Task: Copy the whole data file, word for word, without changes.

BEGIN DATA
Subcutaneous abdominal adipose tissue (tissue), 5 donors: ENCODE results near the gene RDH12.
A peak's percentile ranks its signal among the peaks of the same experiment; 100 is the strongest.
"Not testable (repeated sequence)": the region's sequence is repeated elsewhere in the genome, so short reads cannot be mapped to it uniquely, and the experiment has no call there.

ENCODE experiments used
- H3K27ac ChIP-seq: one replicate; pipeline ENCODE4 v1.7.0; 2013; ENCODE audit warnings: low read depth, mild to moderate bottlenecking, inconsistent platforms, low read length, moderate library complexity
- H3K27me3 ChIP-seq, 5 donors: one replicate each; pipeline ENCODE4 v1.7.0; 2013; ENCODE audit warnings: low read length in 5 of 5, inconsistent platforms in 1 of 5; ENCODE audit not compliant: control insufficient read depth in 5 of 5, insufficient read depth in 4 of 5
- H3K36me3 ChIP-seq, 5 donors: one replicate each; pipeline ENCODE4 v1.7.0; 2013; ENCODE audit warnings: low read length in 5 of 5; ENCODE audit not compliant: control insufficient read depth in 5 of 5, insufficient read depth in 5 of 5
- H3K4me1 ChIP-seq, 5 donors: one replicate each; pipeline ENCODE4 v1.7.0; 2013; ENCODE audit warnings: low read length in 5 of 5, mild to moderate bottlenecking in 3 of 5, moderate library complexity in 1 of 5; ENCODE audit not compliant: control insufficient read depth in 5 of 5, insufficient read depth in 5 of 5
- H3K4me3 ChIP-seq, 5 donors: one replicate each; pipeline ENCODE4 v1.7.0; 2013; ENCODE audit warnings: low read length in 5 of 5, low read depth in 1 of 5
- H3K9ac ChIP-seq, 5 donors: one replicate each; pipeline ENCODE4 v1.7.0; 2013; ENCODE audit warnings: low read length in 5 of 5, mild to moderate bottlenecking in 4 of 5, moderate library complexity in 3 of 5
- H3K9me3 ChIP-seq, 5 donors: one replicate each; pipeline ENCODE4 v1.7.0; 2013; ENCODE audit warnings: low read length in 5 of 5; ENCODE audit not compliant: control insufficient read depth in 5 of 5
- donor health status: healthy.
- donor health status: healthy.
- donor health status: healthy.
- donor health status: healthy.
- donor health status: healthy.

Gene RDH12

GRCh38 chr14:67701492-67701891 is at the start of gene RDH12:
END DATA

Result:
Subcutaneous abdominal adipose tissue (tissue), 5 donors: ENCODE results near the gene RDH12.
A peak's percentile ranks its signal among the peaks of the same experiment; 100 is the strongest.
"Not testable (repeated sequence)": the region's sequence is repeated elsewhere in the genome, so short reads cannot be mapped to it uniquely, and the experiment has no call there.

ENCODE experiments used
- H3K27ac ChIP-seq: one replicate; pipeline ENCODE4 v1.7.0; 2013; ENCODE audit warnings: low read depth, mild to moderate bottlenecking, inconsistent platforms, low read length, moderate library complexity
- H3K27me3 ChIP-seq, 5 donors: one replicate each; pipeline ENCODE4 v1.7.0; 2013; ENCODE audit warnings: low read length in 5 of 5, inconsistent platforms in 1 of 5; ENCODE audit not compliant: control insufficient read depth in 5 of 5, insufficient read depth in 4 of 5
- H3K36me3 ChIP-seq, 5 donors: one replicate each; pipeline ENCODE4 v1.7.0; 2013; ENCODE audit warnings: low read length in 5 of 5; ENCODE audit not compliant: control insufficient read depth in 5 of 5, insufficient read depth in 5 of 5
- H3K4me1 ChIP-seq, 5 donors: one replicate each; pipeline ENCODE4 v1.7.0; 2013; ENCODE audit warnings: low read length in 5 of 5, mild to moderate bottlenecking in 3 of 5, moderate library complexity in 1 of 5; ENCODE audit not compliant: control insufficient read depth in 5 of 5, insufficient read depth in 5 of 5
- H3K4me3 ChIP-seq, 5 donors: one replicate each; pipeline ENCODE4 v1.7.0; 2013; ENCODE audit warnings: low read length in 5 of 5, low read depth in 1 of 5
- H3K9ac ChIP-seq, 5 donors: one replicate each; pipeline ENCODE4 v1.7.0; 2013; ENCODE audit warnings: low read length in 5 of 5, mild to moderate bottlenecking in 4 of 5, moderate library complexity in 3 of 5
- H3K9me3 ChIP-seq, 5 donors: one replicate each; pipeline ENCODE4 v1.7.0; 2013; ENCODE audit warnings: low read length in 5 of 5; ENCODE audit not compliant: control insufficient read depth in 5 of 5
- donor health status: healthy.
- donor health status: healthy.
- donor health status: healthy.
- donor health status: healthy.
- donor health status: healthy.

Gene RDH12

GRCh38 chr14:67701492-67701891 is at the start of gene RDH12: